This graph shows that I’m hitting the limit on sequential input and output in the HDD-only and SSD-only tests. The bcache test doesn’t show much difference to the HDD-only test in this case. Bonnie++ isn’t able to warm up the cache and all sequential writes are bypassing the write cache.

In the File metadata tests the performance improves when using bcache.



The Flexible IO tester is much better to benchmark these situations. For these tests I used the ssd-test example jobfile and modified the size parameter to 8G.

seq-read: io=4084MB, bw=69695KB/s, iops=17423, runt= 60001msec
rand-read: io=30308KB, bw=517032B/s, iops=126, runt= 60026msec
seq-write: io=2792MB, bw=47642KB/s, iops=11910, runt= 60001msec
rand-write: io=37436KB, bw=633522B/s, iops=154, runt= 60510msec

seq-read: io=6509MB, bw=110995KB/s, iops=27748, runt= 60049msec
rand-read: io=1896MB, bw=32356KB/s, iops=8088, runt= 60001msec
seq-write: io=2111MB, bw=36031KB/s, iops=9007, runt= 60001msec
rand-write: io=1212MB, bw=20681KB/s, iops=5170, runt= 60001msec

seq-read: io=4127.9MB, bw=70447KB/s, iops=17611, runt= 60001msec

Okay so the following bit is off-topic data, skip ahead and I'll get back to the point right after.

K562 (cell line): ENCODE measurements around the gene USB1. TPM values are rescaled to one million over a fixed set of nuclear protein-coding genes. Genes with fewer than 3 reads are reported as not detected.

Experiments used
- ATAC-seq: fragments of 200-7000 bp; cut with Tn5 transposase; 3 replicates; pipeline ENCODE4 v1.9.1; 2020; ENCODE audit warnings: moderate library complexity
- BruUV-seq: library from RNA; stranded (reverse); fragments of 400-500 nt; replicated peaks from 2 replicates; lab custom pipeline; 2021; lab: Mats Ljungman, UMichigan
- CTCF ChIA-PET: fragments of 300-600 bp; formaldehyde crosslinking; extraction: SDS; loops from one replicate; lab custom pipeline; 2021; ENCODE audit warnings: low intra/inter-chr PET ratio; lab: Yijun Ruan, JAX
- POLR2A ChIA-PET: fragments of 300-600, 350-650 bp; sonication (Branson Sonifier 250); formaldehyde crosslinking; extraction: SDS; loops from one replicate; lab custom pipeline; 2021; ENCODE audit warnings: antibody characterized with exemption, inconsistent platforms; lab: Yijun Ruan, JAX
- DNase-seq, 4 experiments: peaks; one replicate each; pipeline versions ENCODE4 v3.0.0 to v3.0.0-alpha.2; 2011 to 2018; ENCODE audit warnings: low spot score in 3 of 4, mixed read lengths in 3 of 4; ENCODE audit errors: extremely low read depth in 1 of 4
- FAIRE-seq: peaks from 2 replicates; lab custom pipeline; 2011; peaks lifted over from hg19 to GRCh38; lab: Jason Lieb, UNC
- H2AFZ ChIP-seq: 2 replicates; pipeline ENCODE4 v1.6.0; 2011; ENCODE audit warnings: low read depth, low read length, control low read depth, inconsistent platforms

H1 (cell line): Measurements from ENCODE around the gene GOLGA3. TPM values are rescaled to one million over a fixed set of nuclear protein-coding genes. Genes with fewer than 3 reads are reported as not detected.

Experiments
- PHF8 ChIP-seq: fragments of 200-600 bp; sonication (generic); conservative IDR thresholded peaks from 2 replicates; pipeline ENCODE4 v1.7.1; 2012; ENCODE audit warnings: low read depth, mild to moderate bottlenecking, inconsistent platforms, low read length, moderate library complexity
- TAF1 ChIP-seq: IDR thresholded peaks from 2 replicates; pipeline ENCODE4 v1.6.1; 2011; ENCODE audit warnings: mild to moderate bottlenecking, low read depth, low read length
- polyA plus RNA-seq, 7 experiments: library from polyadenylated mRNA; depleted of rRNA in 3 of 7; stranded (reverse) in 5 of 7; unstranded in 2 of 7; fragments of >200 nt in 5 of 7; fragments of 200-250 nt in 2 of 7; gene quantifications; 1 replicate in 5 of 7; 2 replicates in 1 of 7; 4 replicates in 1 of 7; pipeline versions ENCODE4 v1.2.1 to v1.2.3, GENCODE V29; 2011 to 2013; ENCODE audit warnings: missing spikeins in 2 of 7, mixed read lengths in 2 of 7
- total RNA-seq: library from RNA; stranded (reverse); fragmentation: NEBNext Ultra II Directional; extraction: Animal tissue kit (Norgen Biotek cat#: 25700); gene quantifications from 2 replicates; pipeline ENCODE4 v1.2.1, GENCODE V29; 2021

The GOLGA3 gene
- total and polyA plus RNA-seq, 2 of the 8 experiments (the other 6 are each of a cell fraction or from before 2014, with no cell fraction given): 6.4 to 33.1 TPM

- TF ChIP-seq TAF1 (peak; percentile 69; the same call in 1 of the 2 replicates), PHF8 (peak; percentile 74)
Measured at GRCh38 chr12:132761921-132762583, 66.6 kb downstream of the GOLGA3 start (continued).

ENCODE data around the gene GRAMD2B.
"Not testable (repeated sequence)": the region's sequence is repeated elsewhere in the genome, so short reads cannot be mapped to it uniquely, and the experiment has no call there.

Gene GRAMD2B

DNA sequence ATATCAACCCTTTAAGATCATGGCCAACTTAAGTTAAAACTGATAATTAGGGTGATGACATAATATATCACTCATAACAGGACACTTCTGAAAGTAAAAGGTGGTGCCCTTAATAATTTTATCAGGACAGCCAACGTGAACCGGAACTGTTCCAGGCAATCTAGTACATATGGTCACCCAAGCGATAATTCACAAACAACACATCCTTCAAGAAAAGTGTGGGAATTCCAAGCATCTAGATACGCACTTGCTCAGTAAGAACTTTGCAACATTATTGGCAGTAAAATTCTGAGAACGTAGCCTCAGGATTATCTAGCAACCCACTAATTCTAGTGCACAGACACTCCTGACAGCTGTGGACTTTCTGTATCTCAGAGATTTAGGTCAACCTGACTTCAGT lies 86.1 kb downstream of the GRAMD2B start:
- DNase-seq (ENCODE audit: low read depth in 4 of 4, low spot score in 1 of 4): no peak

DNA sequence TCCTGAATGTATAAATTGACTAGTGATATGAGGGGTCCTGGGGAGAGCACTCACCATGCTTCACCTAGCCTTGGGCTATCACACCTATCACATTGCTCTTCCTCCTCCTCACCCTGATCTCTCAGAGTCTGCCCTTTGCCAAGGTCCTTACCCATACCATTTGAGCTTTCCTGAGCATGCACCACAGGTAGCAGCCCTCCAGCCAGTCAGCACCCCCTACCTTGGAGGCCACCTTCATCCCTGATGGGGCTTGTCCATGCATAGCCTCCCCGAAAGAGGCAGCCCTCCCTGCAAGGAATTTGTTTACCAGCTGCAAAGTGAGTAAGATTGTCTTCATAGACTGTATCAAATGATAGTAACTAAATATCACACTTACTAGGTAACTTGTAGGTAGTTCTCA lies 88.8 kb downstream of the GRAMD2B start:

rand-read: io=262396KB, bw=4367.8KB/s, iops=1091, runt= 60076msec
seq-write: io=2516.2MB, bw=42956KB/s, iops=10738, runt= 60001msec
rand-write: io=2273.4MB, bw=38798KB/s, iops=9699, runt= 60001msec

In these tests the SSD is much faster with random operations. With the use of bcache random operations are done a lot faster in comparison to the HDD-only tests. It’s interesting that I’m not able to hit the sequential IO limits of the HDD and SSD in these tests. I think this is because my CPU (Intel G620) isn’t powerful enough for these tests. fio hits the IO limits of the SSD in an another machine with a Intel i5 processor.

Less CPU overhead with Qemu-KVM from Debian Wheezy

An interesting thing happened last week when I upgraded qemu-kvm from version 0.12.5 (Debian Squeeze) to 1.1.2 (Debian Wheezy). After a reboot (shutdown and start) of all my VM’s, they are using less CPU in total! I noticed this from the stats Collectd is collecting for me.

I’m running about 5 Debian Linux VM’s on my low power home server (Intel G620, 8G DDR3, DH67CF). Most of the time the VM’s are idle. As you can see in the graph below the CPU usage dropped. In particular the System CPU usage. The Wait-IO usage is mostly from Collectd, saving all the stats.